Listen to this article
Trying to figure out what the back pain in your pregnancy is all about? Backaches during pregnancy are common and considered normal, if the baby is growing well and stays healthy. As the body goes through several changes during this time, back pain can disrupt day-to-day activities, especially the second trimester onward.
One of the causes of excessive back pain during pregnancy is the relaxin hormone. Your body releases this hormone which prepares you for childbirth. Relaxin may loosen, relax and soften ligaments in the joints of your pelvis, which can make you less stable during pregnancy. Therefore, women become more prone to back injuries and pain.
There might be other causes of your increasing back pain like:
Stress can lead to back pain, irrespective of whether you are pregnant or not. Excessive worrying about your baby, pregnancy, work, or family can lead to stress, which causes tightening and weakening of muscles.
Due to weight gain during pregnancy, your back may find it hard to support the growing weight, therefore, causing strain on the muscles. This leads to pain in the lower back.
As your belly grows bigger, your posture will change due to the shift in the centre of gravity. This will lead to changes in posture while you are sitting, walking, or sleeping, and eventually, trigger back pain.
As the uterus expands, two parallel sheets of muscles (the rectus abdominis muscles), which run from the rib cage to the pubic bone, may separate along the centre seam. This separation may worsen back pain.
As the uterus and surrounding ligaments stretch to make room for the baby, it can cause short, painful spasms. Rest and other home remedies may help. But do call your healthcare provider, if the pain won’t go away.
As the centre of gravity shifts forward due to the increasing growth of the baby, women have to lean back to avoid falling forward, which can strain their back muscles. To improve your posture, you should try to stand straight and tall. While sitting, you can place a rolled cloth or towel behind your back for support. Keep your shoulders and back relaxed. If you are standing, try to pull your hips forward.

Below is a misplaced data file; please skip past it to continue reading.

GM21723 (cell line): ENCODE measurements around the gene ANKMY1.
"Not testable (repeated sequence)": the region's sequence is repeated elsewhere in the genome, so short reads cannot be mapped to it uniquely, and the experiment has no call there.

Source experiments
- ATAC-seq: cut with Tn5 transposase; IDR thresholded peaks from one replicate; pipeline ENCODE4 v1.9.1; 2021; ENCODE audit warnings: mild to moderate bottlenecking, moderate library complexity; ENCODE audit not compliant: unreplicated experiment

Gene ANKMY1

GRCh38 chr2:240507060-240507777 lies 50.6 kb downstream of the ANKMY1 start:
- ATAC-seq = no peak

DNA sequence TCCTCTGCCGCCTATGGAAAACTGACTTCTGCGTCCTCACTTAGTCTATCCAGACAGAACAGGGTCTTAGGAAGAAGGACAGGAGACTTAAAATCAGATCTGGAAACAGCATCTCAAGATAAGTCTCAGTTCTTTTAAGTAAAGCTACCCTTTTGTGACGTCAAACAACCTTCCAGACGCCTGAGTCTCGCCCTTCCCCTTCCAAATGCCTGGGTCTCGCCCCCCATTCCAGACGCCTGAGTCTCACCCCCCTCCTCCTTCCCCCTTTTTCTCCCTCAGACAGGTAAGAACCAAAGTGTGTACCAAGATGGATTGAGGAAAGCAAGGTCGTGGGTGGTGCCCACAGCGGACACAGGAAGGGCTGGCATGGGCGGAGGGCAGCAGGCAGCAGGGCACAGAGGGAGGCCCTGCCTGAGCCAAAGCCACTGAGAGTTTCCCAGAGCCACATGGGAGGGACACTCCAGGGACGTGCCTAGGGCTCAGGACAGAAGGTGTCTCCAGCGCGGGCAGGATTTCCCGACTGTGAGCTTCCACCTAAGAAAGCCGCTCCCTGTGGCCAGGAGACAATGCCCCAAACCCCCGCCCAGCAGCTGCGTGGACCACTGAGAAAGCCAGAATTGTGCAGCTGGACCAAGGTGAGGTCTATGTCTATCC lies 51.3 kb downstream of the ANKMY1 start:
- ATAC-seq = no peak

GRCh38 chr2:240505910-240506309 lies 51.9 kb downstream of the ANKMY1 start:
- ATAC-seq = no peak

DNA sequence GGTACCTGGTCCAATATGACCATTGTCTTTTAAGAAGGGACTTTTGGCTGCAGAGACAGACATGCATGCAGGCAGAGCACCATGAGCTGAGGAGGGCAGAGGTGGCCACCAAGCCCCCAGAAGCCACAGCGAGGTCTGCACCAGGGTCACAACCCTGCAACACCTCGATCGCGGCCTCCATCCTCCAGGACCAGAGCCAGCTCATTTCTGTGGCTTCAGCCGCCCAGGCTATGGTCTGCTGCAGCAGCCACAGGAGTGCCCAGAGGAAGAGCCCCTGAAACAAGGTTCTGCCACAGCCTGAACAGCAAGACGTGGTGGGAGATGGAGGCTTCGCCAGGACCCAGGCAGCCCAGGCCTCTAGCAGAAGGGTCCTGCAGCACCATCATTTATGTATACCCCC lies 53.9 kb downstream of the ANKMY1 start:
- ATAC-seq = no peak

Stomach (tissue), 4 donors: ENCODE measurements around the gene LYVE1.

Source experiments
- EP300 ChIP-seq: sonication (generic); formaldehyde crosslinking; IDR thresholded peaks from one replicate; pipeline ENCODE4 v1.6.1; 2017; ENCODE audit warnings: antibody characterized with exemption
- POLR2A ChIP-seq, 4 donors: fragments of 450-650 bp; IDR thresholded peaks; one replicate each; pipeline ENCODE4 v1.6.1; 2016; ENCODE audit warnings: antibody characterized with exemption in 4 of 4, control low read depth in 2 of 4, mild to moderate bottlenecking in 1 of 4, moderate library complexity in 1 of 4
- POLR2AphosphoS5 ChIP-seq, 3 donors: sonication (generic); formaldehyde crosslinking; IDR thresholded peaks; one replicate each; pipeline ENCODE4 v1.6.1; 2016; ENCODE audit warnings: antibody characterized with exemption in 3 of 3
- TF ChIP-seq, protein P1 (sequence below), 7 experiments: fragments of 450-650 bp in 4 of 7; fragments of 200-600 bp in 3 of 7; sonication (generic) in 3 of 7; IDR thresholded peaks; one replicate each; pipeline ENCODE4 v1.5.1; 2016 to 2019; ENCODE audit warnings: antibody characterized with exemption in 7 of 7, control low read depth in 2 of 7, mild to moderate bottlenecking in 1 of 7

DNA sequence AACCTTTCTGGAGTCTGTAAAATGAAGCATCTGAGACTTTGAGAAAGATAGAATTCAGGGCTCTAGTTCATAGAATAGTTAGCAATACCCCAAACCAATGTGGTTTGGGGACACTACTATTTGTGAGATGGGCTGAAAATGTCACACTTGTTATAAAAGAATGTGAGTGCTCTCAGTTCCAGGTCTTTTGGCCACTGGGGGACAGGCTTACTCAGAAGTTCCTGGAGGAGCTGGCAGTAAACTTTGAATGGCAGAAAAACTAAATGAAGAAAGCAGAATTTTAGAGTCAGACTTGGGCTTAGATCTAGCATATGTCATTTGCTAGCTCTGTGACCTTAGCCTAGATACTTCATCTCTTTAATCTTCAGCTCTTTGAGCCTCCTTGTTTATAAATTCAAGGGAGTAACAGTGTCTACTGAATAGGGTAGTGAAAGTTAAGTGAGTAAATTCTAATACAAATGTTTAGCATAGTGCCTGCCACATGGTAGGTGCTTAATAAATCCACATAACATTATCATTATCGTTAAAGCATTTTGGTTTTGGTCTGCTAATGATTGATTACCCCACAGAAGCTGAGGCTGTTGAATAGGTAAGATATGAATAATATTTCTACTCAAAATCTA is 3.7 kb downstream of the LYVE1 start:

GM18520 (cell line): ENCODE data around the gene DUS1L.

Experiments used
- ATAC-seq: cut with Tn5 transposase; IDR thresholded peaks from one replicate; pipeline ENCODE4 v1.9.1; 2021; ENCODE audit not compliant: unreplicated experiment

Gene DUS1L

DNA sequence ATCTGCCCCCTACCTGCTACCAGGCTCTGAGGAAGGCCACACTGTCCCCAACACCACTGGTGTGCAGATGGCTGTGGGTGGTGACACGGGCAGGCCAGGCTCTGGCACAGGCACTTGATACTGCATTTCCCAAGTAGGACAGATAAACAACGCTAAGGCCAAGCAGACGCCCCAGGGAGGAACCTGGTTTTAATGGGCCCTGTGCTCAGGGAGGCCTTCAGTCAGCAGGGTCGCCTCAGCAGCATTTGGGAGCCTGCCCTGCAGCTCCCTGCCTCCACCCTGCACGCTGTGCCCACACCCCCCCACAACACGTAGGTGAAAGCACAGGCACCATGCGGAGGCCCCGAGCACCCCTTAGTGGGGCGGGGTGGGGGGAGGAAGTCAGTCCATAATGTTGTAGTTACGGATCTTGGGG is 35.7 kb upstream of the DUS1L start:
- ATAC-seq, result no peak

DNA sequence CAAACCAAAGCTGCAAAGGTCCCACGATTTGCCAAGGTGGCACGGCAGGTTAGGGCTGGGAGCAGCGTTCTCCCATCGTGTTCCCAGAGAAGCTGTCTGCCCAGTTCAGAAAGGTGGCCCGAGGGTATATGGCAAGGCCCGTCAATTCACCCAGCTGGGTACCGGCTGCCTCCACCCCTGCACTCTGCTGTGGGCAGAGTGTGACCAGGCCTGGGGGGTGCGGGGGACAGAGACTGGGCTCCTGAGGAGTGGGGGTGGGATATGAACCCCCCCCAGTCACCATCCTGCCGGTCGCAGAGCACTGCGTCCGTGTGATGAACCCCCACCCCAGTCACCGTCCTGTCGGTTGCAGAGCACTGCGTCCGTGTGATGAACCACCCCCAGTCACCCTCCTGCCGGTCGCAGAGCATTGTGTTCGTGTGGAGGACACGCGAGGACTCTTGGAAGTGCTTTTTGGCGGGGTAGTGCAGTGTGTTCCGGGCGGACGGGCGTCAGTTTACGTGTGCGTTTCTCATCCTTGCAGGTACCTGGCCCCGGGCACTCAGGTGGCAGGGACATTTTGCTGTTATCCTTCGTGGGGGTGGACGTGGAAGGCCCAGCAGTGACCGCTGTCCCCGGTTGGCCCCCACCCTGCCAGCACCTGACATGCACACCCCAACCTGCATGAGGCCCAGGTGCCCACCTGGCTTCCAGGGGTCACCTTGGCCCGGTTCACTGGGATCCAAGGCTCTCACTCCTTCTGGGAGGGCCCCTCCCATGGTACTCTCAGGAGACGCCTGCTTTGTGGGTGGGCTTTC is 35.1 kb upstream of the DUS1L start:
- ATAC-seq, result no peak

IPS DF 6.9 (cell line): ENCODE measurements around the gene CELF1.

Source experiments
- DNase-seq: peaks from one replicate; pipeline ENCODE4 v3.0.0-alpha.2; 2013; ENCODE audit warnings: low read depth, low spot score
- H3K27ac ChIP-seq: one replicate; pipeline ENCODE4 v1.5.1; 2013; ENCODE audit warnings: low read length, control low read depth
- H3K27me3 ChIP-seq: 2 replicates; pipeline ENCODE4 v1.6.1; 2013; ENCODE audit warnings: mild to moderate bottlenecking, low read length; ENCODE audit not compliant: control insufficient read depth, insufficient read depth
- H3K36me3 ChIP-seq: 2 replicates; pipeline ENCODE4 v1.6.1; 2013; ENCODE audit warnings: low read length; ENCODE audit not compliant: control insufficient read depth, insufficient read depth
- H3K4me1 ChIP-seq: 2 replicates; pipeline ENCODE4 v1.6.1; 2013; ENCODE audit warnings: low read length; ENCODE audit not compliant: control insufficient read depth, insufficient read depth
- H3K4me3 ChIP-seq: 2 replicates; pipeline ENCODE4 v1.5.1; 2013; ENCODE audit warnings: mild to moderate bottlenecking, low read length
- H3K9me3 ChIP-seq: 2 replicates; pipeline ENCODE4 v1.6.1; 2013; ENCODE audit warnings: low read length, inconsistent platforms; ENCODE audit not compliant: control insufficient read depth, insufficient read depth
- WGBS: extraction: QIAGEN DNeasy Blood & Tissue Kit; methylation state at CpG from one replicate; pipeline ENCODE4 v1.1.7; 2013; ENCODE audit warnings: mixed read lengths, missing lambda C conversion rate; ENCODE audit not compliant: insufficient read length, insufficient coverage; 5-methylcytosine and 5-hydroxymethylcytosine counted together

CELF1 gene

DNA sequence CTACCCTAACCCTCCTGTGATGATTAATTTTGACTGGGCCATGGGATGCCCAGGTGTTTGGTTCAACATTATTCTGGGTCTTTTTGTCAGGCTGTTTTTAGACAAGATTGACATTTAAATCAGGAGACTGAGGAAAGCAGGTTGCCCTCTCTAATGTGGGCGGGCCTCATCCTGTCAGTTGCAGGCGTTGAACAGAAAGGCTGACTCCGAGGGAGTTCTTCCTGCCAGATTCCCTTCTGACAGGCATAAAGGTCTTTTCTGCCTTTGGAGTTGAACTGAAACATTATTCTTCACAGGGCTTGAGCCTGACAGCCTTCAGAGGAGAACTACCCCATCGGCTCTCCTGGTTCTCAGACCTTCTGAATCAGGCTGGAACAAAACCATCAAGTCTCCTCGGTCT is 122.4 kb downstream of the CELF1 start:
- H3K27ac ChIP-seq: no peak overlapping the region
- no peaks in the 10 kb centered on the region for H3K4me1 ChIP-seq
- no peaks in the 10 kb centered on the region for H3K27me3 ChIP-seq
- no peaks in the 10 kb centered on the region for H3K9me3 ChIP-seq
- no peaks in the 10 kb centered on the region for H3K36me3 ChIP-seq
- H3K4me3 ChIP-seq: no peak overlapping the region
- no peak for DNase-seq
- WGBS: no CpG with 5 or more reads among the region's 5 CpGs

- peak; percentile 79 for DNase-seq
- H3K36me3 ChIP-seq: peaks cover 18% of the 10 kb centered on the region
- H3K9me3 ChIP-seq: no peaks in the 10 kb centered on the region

In case of a backache, you can apply a heating pad or ice pack and massage. After consulting your doctor, you can put cold compression on your back for a few minutes. After 2-3 days, you can switch to a heating pad and apply it to the area.
Do some gentle physical activities, but only after consulting your doctor. Try to do some pregnancy-safe stretching exercises which can give you relief from back pain. Stretch your lower back as well.
Always remember to sleep on your side and not on your back. You should keep your knees bent and put pillows between your knees for support.
Avoid lifting any heavy objects. If you want to lift something, do not bend at the waist. Instead, squat down and lift the object with your legs, and not with the back.
Also, avoid wearing high heels without good arch support. You should also elevate your feet while sitting and provide additional support to your back with a lumbar pillow. Avoid taking any pain medications without consulting your doctor.
Keep in mind that excessive back pain, which lasts for more than two weeks might be a sign of an underlying condition. You must seek medical advice from your doctor, who will prescribe you medications. Back pain with several other symptoms can indicate urinary tract infection (UTI) or preterm labour (if there are rhythmic pains).